Commemorating the First World War Centennial in Kansas

Home Front–Night Riders

The handbill says it all:

One of the less attractive home front activities was the assault on those who stood against the war, or were basically considered disloyal Americans.  This was particularly noticeable in the German communities, as well as the Mennonite communities of central Kansas.

German spies . . . German sympathizers . . .Dirty Slackers.  If you were considered by your neighbors as one of these, you could be a target.

The above handbill was distributed in Barton County in mid-April 1918.  Late at night the handbills were distributed to every home in Great Bend.  A plane dropped handbills on Hoisington, Larned and Redwing.  Men on horseback firing pistols in the air was the method of delivery in Ellinwood.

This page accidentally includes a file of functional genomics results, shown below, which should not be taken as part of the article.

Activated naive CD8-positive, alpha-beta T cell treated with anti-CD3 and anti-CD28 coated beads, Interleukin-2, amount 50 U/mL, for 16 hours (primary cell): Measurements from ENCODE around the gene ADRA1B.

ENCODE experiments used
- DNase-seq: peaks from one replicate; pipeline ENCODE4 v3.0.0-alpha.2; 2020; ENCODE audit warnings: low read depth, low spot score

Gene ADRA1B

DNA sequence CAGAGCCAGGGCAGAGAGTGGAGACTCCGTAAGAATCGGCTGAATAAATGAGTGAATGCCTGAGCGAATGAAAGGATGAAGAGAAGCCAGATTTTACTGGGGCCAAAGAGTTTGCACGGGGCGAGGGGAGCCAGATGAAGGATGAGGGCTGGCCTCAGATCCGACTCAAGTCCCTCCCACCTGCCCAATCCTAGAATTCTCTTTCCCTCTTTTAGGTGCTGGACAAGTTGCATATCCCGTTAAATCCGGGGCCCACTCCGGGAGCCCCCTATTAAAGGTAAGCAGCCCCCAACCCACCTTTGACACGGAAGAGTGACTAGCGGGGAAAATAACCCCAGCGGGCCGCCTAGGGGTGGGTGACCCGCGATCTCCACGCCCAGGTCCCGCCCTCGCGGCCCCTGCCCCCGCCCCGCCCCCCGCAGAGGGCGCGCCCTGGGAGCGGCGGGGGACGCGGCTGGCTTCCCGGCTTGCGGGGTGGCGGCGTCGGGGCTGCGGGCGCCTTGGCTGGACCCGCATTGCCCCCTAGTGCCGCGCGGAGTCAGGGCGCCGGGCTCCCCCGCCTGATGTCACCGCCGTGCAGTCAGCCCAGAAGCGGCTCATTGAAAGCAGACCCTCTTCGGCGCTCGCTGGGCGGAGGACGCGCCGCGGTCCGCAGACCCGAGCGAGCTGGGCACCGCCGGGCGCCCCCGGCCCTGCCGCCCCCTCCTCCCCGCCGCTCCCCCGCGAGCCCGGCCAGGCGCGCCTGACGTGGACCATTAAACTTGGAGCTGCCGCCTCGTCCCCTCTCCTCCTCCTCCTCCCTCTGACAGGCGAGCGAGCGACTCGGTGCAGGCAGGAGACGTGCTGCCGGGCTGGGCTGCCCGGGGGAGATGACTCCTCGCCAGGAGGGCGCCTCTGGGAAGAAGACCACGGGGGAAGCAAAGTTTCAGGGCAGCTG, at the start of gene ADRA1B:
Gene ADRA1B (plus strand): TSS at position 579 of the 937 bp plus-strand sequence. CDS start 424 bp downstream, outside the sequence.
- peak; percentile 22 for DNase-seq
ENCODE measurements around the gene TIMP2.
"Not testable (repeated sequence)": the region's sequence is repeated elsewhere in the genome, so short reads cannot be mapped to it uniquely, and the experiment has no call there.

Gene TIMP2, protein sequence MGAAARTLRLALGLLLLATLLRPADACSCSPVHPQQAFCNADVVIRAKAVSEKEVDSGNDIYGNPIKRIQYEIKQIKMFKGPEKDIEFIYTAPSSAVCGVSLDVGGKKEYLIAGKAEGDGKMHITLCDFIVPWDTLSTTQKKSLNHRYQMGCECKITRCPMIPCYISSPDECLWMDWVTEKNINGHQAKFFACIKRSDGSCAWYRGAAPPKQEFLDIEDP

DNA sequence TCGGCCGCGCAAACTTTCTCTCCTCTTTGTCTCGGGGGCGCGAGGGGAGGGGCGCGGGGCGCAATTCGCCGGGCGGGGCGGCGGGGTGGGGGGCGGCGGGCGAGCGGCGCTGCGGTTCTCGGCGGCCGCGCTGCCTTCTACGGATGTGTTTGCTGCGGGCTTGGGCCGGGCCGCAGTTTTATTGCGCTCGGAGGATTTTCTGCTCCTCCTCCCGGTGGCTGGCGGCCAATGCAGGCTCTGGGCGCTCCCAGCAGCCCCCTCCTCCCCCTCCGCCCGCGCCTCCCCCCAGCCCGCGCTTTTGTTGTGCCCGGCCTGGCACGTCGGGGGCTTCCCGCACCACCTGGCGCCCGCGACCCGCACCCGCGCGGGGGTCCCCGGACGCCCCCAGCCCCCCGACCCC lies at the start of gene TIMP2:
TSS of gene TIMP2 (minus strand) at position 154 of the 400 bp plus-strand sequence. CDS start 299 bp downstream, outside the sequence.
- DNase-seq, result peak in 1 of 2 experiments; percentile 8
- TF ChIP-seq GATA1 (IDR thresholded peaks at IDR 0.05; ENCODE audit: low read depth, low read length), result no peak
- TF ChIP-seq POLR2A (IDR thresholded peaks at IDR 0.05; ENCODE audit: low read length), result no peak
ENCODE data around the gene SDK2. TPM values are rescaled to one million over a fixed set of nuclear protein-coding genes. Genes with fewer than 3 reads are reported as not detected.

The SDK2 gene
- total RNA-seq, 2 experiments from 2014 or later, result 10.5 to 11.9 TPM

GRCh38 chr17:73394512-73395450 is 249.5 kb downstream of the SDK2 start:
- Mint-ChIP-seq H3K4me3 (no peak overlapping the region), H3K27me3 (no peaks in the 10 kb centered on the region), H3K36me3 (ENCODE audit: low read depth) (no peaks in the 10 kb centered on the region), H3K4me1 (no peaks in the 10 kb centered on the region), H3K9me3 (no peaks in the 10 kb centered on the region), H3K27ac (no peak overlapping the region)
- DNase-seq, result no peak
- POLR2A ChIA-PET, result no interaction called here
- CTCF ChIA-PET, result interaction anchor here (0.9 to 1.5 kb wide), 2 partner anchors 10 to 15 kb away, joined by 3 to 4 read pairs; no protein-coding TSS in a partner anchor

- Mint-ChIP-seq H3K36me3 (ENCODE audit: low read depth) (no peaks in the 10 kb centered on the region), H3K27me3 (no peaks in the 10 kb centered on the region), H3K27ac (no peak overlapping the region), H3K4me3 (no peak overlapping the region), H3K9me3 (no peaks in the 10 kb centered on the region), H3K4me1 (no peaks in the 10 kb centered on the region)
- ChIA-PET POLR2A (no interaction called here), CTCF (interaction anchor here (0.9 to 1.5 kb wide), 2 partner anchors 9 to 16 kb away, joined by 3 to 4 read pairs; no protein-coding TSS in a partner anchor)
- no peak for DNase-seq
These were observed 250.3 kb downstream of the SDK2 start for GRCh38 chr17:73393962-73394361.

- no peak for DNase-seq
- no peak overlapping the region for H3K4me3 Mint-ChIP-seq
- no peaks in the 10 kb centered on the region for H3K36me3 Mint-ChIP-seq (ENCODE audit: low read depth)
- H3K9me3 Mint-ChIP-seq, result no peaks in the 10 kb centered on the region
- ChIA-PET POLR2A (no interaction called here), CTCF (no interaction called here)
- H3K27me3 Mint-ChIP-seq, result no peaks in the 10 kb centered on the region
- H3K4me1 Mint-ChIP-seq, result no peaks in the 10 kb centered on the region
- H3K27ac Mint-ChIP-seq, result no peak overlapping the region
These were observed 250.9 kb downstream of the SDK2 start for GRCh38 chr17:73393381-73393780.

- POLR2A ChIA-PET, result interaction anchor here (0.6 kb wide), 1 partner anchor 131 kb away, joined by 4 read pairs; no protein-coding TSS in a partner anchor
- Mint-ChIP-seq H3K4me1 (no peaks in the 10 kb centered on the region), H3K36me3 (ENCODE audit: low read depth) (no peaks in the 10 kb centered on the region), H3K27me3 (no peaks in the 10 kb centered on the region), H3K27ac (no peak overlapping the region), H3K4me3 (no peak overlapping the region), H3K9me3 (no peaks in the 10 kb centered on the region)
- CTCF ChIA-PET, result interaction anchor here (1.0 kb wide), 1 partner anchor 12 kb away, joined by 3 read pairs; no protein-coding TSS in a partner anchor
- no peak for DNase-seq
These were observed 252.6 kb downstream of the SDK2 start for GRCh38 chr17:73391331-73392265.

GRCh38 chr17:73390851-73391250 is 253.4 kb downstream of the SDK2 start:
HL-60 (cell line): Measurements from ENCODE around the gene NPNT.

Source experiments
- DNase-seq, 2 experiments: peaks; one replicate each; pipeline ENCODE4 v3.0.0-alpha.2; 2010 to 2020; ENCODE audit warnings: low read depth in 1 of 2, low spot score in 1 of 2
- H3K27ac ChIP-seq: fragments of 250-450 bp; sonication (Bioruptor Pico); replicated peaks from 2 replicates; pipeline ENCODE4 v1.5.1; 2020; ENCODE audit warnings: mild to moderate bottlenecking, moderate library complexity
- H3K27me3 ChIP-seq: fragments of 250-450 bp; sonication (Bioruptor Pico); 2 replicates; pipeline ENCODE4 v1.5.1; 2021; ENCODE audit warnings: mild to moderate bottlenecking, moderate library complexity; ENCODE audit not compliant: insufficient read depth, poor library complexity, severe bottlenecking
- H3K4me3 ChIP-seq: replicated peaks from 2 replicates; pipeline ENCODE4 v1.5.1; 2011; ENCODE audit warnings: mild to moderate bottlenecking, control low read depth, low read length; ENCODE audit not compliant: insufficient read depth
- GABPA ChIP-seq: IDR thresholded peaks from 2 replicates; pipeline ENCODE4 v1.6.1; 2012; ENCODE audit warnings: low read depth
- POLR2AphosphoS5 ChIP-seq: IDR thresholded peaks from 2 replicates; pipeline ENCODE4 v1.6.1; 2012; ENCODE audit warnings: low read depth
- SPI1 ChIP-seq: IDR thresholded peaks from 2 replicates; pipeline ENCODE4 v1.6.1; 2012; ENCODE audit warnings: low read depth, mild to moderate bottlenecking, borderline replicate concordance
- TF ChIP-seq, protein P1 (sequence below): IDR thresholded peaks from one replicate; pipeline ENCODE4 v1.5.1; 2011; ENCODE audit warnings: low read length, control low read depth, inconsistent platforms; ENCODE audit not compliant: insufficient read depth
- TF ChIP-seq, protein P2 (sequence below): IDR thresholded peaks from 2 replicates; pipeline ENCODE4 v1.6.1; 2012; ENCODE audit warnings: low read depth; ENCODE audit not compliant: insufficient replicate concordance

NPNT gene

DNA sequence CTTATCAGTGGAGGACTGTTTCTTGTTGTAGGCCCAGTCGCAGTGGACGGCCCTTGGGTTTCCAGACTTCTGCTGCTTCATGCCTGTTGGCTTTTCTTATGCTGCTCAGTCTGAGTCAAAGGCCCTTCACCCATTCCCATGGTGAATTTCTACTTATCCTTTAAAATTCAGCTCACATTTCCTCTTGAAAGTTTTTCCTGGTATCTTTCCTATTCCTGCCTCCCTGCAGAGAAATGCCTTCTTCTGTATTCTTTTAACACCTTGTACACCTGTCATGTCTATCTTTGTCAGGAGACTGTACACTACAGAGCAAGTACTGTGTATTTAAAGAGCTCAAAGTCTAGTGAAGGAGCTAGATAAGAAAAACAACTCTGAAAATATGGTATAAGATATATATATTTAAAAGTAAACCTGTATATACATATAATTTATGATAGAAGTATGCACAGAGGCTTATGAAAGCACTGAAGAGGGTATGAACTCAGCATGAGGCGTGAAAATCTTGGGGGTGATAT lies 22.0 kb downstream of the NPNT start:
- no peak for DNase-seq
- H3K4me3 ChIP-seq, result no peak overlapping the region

In June two Mennonite leaders were tarred and feathered in McPherson for speaking out against the war.

And of course, no one knew who the Night Riders were.

Blair Tarr is the Museum Curator of the Kansas State Historical Society. He oversees the three-dimensional collections of the Society, but has special interests in the Civil War, Wichita-made Valentine diners, and Leavenworth's Abernathy Furniture. In the last few years he has also done a lot of cramming on The Great War. He is a past president of the Kansas Museums Association and the Civil War Round Tables of both Kansas City and Eastern Kansas. He is currently a board member of the Heritage League of Greater Kansas City.

1 Comment

  1. Kirk Hjelmstad Sr.

    I was glad to be able to look up info about this stuff. It’s important to keep it alive for others to find out about. Good Job and thanks !

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